The Art of Japanese Tea Ceremony in Tokyo with Takeda Rie





Tea ceremony in Ginza:

Follow along as Shizuka dons a kimono and enters through a tiny sliding door into a “chashitsu” tea room. There, she’s joined by tea ceremony instructor Takeda Rie, who has over 40 years of experience participating in and hosting traditional tea ceremonies.

Known as “chado” or “sado” (literally, “way of tea”), the traditional tea ceremony has been around for centuries in Japan. Tea ceremony culture first came from China along with Zen Buddhism and tea was originally consumed by priests and noblemen in Japan.

Samurai culture is also deeply intertwined with the Japanese tea ceremony. The door to enter the tea room was specifically made so small so that the samurai were forced to leave their swords behind (as they would not fit through the door). When entering the tea room, there is certainly a feeling of peace and warm hospitality.

Kimono rental 梨花和服 Rika-Wafuku:

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🎬CREDITS:
HOST » Shizuka Anderson
DIRECTOR » David Woo
VIDEO EDITOR » Edvin Mulalic
PRODUCER » Serkan Toso
LINE PRODUCER » Rika Hoffman
TRANSLATOR » Hanna Kato

42 Replies to “The Art of Japanese Tea Ceremony in Tokyo with Takeda Rie”

  1. Hugo Quinteiro

    I'm really don't understand why young people in Japan prefer coffee instead matchá. This rich and beautiful ceremony deserves celebrates every day to relax the mind and soul after a hard day.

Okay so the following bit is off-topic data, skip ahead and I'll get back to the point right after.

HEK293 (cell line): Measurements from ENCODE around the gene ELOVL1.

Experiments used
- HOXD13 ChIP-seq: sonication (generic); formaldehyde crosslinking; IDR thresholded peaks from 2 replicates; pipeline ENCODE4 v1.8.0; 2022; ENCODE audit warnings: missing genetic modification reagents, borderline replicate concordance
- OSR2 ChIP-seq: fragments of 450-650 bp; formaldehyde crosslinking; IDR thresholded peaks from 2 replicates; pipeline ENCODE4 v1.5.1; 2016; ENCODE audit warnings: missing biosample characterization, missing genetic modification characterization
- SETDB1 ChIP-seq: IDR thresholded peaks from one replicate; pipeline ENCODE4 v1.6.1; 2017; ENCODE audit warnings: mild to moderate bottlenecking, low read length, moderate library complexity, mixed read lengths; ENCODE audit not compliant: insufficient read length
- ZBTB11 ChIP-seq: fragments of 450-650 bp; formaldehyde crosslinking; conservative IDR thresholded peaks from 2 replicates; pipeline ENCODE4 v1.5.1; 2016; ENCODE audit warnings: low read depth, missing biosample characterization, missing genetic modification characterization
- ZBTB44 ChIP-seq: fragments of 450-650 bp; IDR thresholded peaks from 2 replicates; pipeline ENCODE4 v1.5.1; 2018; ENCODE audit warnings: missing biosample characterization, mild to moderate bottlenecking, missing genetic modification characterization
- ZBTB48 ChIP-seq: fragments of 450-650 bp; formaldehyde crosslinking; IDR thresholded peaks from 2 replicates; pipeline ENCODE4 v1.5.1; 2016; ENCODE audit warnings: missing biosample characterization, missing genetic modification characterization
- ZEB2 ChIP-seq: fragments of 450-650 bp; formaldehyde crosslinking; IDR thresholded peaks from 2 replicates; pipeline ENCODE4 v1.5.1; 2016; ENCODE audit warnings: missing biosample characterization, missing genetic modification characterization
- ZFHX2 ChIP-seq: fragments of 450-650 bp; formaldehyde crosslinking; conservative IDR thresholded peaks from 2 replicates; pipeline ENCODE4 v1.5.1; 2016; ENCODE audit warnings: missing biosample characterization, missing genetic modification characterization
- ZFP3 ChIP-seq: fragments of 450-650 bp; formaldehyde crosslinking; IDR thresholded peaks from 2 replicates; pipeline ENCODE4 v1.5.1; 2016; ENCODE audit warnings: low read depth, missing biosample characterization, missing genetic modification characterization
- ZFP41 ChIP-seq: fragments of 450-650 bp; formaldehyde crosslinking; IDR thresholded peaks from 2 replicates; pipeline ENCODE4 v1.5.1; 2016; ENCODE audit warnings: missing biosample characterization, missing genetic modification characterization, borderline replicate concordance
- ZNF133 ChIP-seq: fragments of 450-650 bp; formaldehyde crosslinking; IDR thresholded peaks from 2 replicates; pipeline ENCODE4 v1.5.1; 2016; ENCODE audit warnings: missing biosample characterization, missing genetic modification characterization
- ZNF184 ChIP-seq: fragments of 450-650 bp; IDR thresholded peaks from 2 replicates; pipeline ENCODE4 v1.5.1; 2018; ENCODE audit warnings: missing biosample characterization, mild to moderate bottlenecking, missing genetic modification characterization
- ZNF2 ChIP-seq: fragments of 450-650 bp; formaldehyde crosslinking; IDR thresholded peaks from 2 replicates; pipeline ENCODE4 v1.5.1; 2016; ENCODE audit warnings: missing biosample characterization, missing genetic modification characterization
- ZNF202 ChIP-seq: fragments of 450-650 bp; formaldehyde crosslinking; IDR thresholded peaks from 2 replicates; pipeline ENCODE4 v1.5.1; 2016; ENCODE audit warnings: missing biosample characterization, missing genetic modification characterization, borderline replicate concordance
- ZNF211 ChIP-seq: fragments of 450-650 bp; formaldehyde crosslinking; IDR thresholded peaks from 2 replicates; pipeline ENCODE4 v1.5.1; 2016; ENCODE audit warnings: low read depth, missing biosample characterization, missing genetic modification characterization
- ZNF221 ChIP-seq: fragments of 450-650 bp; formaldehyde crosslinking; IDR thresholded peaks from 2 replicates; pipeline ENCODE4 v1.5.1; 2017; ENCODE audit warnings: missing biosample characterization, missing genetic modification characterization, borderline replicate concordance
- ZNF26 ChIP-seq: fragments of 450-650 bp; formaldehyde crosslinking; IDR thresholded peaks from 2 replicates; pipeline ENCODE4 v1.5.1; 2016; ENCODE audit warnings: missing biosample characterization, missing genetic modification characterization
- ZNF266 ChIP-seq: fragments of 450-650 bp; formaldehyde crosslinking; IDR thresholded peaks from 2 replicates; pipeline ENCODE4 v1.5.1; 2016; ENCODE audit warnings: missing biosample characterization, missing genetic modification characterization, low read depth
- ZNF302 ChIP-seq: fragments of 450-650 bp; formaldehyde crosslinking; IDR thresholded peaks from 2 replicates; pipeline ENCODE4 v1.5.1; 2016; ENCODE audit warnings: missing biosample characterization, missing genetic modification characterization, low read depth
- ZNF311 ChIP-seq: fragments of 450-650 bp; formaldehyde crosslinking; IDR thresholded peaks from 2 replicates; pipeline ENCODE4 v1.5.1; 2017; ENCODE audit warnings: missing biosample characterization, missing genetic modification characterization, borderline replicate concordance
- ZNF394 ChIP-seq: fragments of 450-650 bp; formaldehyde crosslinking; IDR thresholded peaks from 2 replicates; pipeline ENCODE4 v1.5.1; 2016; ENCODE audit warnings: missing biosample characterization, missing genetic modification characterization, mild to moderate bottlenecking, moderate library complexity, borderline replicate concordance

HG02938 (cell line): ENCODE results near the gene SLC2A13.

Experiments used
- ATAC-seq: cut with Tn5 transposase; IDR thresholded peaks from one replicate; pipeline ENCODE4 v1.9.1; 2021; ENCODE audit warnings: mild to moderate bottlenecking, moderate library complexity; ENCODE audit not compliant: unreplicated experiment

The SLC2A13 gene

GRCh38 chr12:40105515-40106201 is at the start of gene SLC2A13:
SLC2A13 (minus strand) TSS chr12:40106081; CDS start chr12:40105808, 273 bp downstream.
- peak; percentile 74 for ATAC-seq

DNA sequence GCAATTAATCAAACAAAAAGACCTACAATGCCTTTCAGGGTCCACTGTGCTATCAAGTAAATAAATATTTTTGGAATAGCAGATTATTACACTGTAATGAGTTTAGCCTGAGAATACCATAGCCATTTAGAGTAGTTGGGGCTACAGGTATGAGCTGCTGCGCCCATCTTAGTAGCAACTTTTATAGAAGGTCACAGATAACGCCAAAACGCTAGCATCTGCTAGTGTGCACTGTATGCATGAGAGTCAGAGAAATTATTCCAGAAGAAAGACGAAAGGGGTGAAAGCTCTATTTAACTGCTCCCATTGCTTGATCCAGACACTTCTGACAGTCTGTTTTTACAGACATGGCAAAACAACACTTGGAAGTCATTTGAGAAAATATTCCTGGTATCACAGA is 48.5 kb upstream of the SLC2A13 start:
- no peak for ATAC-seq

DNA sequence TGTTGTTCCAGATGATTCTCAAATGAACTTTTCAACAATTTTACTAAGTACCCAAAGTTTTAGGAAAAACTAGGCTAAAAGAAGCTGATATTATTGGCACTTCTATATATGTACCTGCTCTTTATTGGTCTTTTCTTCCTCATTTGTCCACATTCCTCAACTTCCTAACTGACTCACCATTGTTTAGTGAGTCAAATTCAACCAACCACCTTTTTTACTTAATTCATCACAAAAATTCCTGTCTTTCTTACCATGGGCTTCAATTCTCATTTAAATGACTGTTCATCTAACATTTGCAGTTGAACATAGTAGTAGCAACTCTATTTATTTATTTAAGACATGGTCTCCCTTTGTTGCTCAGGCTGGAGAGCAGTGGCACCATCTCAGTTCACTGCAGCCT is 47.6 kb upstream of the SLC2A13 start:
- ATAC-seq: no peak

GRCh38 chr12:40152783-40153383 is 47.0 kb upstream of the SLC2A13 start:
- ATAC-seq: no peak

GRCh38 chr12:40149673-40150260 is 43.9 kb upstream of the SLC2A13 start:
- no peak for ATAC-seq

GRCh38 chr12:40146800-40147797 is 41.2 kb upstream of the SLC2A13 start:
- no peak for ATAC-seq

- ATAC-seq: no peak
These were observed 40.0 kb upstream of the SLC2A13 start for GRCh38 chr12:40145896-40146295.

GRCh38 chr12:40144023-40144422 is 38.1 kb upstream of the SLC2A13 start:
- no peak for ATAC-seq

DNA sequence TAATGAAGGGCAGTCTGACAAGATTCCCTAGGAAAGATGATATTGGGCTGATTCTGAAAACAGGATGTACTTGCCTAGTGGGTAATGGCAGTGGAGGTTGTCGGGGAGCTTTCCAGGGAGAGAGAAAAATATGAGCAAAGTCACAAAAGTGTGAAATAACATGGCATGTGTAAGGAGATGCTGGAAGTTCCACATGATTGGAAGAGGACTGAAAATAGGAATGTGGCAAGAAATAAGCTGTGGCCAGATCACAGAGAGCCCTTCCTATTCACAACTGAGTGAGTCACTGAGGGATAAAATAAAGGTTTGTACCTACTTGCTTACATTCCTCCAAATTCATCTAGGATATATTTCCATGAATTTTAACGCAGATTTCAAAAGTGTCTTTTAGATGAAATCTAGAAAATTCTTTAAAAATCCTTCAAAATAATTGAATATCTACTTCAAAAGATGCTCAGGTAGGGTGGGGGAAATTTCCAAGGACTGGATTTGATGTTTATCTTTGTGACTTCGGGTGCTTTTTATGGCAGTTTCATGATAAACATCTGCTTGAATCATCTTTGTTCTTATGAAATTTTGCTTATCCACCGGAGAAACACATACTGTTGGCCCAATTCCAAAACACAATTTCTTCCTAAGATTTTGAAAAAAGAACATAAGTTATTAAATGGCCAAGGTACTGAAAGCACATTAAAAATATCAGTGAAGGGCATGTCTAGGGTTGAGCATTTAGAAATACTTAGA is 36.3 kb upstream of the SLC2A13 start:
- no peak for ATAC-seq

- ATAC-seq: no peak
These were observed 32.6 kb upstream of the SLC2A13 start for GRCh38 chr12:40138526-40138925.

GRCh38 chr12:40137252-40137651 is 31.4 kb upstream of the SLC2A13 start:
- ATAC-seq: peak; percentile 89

2. Jan Bergström

    Very pretentious culture. Lots of stuff that are probably made up because it should look good on TV. If they would have lived like this in their history they would not have survived or they had many many slaves doing att he strange stuff for them. That water btw did not look clean :/ The content i do not like so much but the quality of the episode was very very good and ms/mrs Anderson is always a treat to watch 🙂

  3. Ben Yu

    How this get recommended while watching Naruto clips…. I don't know(youtube algorithm) but japanese culture and food looks good. Subscribed.

  4. Dale

    Watching this on Christmas Eve, the elegance and grace Shizuka has is stunning.

    Please keep the videos coming! Much love from Sydney, Australia

  5. Christopher Brickey

    Ah, this reminds me of taking classes when I was in Japan. I always loved seeing what seasonal sweets we would have with our tea.

  6. KA MA

    Don't know what it is… but watching movies with you is very soothing and relaxing regardless of the content of the movie and the people in it…
    Merry Christmas to you Shizuka !!!

  7. scott tan

    @shizuka – you make it look so easy. I'd be afraid to spill the tea on myself or on the tatami mat especially when the instructor is  so close watching your every movement from the speed and angle of your swirl to the actual tasting.
    I assume early Spring or Fall is the best time as it probably can be warm in the kimono while performing the ceremony.

  8. pleiadesglow

    Beautiful video, beautiful presenter, beautiful music in the back ground, beautiful filming 🙂 … Max D. Capo step up your game!! lol

  9. Ming Jie Ng

    Like Anderson here, I too have tasted super bitter Japanese matcha before and that's why the sweet treats are important as it is to offset those bitter flavours that might linger on your tongue for a very long time! 😱

  10. Ming Jie Ng

    Hmm… Correct me if I'm wrong but I believe the bamboo whisk is actually called "Chasen". The bamboo scoop would be the "Chashaku" and bowl would be the "Chawan". The whole tea ritual is called "Chanoyu".

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